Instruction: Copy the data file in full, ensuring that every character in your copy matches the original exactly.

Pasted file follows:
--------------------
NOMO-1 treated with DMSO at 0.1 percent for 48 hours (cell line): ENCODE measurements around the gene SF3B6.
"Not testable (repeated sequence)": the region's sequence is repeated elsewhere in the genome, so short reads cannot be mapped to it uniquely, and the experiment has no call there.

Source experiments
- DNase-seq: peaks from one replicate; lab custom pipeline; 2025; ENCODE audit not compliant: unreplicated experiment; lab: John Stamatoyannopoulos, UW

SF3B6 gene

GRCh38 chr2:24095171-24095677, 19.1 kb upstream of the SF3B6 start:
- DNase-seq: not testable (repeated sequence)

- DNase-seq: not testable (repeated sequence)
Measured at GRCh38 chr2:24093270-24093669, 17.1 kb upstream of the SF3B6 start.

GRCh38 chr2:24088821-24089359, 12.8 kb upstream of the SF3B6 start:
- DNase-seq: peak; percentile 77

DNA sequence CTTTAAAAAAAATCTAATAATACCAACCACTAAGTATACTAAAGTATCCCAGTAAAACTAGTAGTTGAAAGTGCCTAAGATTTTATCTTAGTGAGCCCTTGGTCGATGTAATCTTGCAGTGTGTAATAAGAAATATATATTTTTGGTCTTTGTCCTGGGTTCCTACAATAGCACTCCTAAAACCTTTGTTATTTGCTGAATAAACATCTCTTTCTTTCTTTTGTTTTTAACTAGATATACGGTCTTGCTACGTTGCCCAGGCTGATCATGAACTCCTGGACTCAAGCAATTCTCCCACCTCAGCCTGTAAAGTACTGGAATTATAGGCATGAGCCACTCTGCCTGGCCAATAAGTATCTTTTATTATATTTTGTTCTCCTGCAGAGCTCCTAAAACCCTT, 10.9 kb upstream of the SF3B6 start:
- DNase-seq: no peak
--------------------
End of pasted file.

NOMO-1 treated with DMSO at 0.1 percent for 48 hours (cell line): ENCODE measurements around the gene SF3B6.
"Not testable (repeated sequence)": the region's sequence is repeated elsewhere in the genome, so short reads cannot be mapped to it uniquely, and the experiment has no call there.

Source experiments
- DNase-seq: peaks from one replicate; lab custom pipeline; 2025; ENCODE audit not compliant: unreplicated experiment; lab: John Stamatoyannopoulos, UW

SF3B6 gene

GRCh38 chr2:24095171-24095677, 19.1 kb upstream of the SF3B6 start:
- DNase-seq: not testable (repeated sequence)

- DNase-seq: not testable (repeated sequence)
Measured at GRCh38 chr2:24093270-24093669, 17.1 kb upstream of the SF3B6 start.

GRCh38 chr2:24088821-24089359, 12.8 kb upstream of the SF3B6 start:
- DNase-seq: peak; percentile 77

DNA sequence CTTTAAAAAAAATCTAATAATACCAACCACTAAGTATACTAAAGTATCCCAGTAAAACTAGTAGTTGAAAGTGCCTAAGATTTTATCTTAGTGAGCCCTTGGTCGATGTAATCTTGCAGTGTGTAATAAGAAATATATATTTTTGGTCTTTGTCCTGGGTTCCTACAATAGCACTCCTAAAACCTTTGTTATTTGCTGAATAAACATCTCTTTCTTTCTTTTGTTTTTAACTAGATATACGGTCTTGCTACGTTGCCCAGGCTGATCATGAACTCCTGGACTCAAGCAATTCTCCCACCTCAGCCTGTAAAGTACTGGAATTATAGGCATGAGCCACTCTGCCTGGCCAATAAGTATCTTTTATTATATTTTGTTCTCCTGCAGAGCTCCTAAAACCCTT, 10.9 kb upstream of the SF3B6 start:
- DNase-seq: no peak